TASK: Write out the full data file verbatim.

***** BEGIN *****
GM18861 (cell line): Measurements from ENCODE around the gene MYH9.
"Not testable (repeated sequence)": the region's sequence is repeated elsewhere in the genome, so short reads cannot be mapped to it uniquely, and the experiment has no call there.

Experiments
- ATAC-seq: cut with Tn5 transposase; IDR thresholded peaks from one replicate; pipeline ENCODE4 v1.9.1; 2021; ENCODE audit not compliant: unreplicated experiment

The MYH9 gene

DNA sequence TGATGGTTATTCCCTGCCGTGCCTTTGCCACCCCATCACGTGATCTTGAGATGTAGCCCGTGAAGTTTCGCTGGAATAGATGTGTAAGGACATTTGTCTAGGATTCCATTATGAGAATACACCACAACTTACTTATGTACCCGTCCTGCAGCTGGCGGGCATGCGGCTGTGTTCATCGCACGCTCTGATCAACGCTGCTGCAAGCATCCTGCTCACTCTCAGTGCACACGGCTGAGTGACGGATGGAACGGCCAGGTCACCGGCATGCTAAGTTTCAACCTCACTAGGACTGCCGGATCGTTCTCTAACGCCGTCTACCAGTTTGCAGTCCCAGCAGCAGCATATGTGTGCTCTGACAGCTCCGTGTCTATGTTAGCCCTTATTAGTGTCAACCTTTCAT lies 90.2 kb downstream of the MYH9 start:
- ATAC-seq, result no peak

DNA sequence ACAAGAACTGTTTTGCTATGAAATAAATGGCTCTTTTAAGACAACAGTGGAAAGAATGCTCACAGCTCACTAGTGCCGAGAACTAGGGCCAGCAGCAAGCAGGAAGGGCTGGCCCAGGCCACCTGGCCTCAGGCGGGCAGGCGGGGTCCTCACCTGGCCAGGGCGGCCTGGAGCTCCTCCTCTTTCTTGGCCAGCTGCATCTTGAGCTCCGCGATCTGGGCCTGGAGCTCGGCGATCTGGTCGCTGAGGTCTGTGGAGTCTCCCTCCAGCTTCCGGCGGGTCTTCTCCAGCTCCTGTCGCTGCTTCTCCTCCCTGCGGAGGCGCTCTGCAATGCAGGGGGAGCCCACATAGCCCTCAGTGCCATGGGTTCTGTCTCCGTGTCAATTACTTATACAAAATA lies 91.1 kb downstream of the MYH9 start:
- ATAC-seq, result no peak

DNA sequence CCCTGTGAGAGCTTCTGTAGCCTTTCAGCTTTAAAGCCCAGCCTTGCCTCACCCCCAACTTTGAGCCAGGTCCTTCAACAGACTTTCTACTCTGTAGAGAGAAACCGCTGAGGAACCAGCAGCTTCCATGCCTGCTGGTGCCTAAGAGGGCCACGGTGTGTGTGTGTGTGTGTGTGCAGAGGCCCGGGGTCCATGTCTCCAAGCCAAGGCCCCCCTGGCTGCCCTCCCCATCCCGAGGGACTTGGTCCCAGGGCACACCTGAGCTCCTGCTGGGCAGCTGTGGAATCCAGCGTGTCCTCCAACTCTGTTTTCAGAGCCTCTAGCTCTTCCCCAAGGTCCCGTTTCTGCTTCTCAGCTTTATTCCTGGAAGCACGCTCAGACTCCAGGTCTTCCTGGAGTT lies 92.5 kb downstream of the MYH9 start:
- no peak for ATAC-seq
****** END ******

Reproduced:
GM18861 (cell line): Measurements from ENCODE around the gene MYH9.
"Not testable (repeated sequence)": the region's sequence is repeated elsewhere in the genome, so short reads cannot be mapped to it uniquely, and the experiment has no call there.

Experiments
- ATAC-seq: cut with Tn5 transposase; IDR thresholded peaks from one replicate; pipeline ENCODE4 v1.9.1; 2021; ENCODE audit not compliant: unreplicated experiment

The MYH9 gene

DNA sequence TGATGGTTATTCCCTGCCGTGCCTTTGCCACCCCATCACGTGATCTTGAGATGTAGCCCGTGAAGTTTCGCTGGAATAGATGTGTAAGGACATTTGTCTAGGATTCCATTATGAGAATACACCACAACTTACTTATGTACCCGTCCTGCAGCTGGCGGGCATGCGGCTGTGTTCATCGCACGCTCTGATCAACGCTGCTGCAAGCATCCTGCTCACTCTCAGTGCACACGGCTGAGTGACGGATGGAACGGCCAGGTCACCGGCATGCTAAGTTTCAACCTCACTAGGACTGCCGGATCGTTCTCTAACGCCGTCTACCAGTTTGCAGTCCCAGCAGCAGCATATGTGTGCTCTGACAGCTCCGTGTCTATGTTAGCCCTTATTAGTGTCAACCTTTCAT lies 90.2 kb downstream of the MYH9 start:
- ATAC-seq, result no peak

DNA sequence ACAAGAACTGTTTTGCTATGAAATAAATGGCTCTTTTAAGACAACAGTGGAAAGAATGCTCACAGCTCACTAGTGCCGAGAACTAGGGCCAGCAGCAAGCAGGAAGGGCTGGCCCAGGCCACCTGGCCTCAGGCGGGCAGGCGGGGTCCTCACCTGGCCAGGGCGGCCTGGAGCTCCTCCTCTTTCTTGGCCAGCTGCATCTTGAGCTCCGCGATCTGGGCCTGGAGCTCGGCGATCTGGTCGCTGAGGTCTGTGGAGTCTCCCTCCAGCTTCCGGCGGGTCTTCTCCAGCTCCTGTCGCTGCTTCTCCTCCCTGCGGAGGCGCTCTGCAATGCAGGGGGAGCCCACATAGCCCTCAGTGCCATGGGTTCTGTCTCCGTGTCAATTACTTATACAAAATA lies 91.1 kb downstream of the MYH9 start:
- ATAC-seq, result no peak

DNA sequence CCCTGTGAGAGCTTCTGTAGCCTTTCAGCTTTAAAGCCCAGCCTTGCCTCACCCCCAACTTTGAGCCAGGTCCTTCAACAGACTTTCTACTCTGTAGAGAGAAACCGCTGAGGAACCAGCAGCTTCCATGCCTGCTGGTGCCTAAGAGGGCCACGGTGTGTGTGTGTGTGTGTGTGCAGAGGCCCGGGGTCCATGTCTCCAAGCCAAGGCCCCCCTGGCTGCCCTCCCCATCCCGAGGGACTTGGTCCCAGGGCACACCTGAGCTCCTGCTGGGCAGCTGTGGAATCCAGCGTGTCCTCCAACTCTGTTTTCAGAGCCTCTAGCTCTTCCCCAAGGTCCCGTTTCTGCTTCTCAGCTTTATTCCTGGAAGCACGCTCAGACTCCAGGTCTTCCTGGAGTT lies 92.5 kb downstream of the MYH9 start:
- no peak for ATAC-seq